When I first began learning about Stoicism a couple of years ago, I was drawn to the distinction between things in my control and externals. Freedom from anxiety and negative emotions depended upon focusing upon the former. This I related to my experience of the Serenity Prayer, which I had learned in Alcoholics Anonymous. So the seed was the pursuit of serenity, a mental health issue. However, in my mind this was part of a larger interest in transcending desire and the material world — drawing on my experiences in Buddhism and Christianity, especially Contemplative Christianity.
Then, in Marcus Aurelius, I discovered the broader Stoic emphases on both responsibility as a member of humanity and the embrace of the Universe as fundamentally right and good, exactly what it needed to be, and ruled by God’s (perhaps unknowable) Will. He understood our own will as a kind of allocation of the greater Divine Will, with the truly good life requiring harmony between my will and God’s. This theme concerning God is even stronger in Epictetus, who was possibly Marcus’s primary source. Epictetus repeatedly emphasizes the goodness of the World, its creation by God and our obligation to act according to God’s will. Some modern Stoics try to deny his belief in anything non-material, but I have consistently found Epictetus’s belief in a mystical, Logos-like God to be inspiring.
Even though I recognized the need to harmonize my life with the Divine (since long before my interest in Stoicism), I remained agnostic about how to do this.
But other threads converged. My interest in the contemplative pursuit of the Christian God dates back at least as far as my retreat at Gethsemani in 2009. Yet I always balked at what I viewed to be unnecessarily rigid doctrines, and beliefs that just seemed too fantastical. Another important limitation was my general tendency to avoid sustained commitments.
But other forces have come to bear over the last seven years. I have always believed these were sent me by God. I have experienced material misfortunes, my own irresponsibility, and family values crises; I have faced the role of alcoholism in my life. I have encountered the goodness of others in a way I never had before. A major thread of learning from all this has been awareness of my own negligence, stupidity and sinfulness. I have much to regret! This isn’t a matter of wallowing in my past; but rather a facing up to my errors and limitations. Humility and surrender, as well as gratitude, have become very important. I have stumbled along this new path for a few years now. It included my too-narrow AA experience. Then a couple of years ago I started a journey into Benedictine Oblation that was cut short by the need to make a living. The fundamental questions have always been: Surrender to Whom? Gratitude to Whom? To what end?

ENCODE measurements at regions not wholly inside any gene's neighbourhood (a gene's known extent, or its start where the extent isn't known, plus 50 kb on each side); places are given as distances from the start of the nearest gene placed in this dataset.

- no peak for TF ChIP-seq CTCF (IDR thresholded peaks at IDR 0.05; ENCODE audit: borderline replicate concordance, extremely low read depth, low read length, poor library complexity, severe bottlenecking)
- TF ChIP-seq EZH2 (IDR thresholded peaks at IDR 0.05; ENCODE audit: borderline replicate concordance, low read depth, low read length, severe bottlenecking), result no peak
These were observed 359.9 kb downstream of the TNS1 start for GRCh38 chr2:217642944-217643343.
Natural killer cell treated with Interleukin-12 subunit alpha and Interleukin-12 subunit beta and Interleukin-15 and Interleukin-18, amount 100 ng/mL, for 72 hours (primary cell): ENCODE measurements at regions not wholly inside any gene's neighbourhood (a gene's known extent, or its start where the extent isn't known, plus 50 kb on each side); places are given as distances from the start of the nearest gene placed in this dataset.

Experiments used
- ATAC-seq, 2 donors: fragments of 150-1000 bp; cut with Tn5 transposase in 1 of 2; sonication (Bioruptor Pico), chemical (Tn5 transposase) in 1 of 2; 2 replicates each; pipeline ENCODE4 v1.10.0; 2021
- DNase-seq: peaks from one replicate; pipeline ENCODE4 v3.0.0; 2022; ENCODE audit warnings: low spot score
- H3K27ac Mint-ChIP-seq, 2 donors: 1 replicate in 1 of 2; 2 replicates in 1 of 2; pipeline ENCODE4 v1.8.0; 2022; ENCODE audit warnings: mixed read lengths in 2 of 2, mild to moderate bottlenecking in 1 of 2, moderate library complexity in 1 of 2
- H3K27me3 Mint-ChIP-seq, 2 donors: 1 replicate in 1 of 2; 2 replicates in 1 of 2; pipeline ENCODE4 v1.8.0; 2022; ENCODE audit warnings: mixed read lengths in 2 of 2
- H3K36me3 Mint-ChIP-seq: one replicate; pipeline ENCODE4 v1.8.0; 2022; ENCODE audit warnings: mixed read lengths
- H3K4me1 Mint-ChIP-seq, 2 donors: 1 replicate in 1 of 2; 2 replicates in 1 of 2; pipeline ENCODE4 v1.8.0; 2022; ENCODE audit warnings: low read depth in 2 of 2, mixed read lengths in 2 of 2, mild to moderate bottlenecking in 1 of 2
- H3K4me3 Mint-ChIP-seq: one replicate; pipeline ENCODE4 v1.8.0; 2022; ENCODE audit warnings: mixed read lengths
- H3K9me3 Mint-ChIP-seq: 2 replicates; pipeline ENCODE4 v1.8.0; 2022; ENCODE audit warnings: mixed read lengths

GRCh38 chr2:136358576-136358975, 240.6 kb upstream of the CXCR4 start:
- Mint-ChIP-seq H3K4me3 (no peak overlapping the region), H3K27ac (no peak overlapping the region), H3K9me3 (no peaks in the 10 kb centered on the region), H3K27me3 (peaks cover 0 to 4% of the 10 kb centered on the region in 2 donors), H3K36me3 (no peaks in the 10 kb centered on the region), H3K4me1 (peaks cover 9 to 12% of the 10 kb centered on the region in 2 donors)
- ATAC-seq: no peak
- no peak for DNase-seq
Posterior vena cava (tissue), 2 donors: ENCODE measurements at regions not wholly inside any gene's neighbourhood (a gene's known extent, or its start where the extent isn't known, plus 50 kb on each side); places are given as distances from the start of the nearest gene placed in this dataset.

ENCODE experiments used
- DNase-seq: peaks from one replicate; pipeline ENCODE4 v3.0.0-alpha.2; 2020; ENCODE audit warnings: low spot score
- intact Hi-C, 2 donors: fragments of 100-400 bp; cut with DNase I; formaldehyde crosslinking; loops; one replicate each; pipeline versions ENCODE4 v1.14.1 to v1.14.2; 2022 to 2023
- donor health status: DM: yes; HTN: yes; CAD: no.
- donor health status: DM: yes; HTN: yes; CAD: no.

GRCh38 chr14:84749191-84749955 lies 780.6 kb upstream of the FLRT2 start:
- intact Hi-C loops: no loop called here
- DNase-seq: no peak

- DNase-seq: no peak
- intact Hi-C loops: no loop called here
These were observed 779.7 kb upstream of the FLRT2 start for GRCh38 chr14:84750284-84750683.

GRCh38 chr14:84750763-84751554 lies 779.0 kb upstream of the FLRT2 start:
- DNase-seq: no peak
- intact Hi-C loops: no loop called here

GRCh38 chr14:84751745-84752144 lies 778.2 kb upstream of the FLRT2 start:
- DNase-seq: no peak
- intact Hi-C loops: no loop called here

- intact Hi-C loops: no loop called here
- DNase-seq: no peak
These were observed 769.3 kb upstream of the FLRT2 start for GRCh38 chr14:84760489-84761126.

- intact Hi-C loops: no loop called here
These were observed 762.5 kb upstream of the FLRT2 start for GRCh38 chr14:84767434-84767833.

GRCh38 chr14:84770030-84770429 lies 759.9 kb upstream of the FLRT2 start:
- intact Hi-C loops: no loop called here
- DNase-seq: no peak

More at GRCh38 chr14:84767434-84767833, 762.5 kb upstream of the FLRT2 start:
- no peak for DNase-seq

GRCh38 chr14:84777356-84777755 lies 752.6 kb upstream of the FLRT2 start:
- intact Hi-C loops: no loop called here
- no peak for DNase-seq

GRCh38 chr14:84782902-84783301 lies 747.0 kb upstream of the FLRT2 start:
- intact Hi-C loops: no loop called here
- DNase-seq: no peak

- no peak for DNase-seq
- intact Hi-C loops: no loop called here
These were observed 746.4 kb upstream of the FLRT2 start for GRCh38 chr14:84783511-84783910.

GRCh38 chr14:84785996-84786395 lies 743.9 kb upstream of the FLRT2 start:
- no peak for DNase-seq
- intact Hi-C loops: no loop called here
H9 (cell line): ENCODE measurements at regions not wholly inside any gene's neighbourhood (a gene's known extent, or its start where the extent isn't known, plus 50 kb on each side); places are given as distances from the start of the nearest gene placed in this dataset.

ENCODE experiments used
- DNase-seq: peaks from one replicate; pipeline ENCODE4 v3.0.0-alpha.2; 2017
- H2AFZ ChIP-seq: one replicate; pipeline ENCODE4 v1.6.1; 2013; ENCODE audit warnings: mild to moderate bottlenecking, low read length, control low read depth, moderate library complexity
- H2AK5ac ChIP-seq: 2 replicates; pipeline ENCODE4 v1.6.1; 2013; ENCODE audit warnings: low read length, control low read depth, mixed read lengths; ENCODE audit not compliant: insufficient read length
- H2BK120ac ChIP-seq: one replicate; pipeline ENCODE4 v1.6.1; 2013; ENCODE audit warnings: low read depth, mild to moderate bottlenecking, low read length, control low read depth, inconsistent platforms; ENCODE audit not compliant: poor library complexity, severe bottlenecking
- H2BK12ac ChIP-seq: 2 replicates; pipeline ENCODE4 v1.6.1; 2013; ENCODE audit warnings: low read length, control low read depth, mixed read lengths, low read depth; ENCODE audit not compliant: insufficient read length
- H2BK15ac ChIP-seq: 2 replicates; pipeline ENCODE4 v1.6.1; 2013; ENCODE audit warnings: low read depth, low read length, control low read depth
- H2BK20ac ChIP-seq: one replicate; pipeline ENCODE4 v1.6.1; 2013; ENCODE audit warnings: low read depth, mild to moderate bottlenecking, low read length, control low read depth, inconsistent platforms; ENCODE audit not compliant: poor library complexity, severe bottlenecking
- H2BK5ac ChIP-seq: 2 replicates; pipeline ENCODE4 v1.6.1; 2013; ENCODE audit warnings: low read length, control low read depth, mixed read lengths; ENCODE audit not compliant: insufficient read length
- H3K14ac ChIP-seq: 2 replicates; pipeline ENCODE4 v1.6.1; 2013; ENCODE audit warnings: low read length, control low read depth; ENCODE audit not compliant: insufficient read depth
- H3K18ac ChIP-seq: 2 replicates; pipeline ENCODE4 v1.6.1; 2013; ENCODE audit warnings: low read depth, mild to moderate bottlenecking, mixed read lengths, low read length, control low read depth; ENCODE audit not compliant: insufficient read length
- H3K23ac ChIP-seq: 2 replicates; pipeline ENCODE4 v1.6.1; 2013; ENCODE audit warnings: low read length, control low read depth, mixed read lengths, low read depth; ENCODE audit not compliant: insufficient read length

The answers have become obvious: Surrender to God, the source of all being, with whom I need to align my life. Gratitude to that same God for both the gift of the World (which to me appears to be boundlessly good) and the unceasing flow of new chances for me. These new chances are obviously opportunities for me to go beyond my past sins and to (finally!) take up the responsibilities of a complete relationship with God, which has always been my assignment. The Catholic Church, with the Trinity and Mary and the solid body of Doctrine and the deep theology and wonderful mysteries, is the one place I see where this surrender is possible. But surely this is really just a response to a Call, a belated surrender to a Call that has resonated for decades!
I just watched a video of a talk by Sr. Bethany Madonna. Wow! What an example of someone so full of energetic love for God, and faith and inspiration! I must admit it seemed to draw my attention to my own tepid and cynical tendencies. She asked about the time I first fell in love with Jesus, and her eyes burned with joy at her own recollection — I couldn’t think of anything that felt remotely akin to that.
I feel a need to awaken my own heart. I’ll have whatever she’s drinking!
As I have clearly revealed in what I just wrote, upon hearing of the path of another, especially one that seems appealing and righteous far beyond my own present state, I am tempted to comparisons. I feel inadequate. What a destructive temptation! It doesn’t really matter whether I come off as better or worse, what is really happening is a shift of attention from the other and God himself to my own pitiful self. Dear God, help me to forget myself and to simply surrender to the inspiration You offer me through others.
It may well be that my pilgrimage will in no way resemble that of the dazzling “star” I envy. That’s not for me to decide. I have only to follow the call and to fix my gaze on God.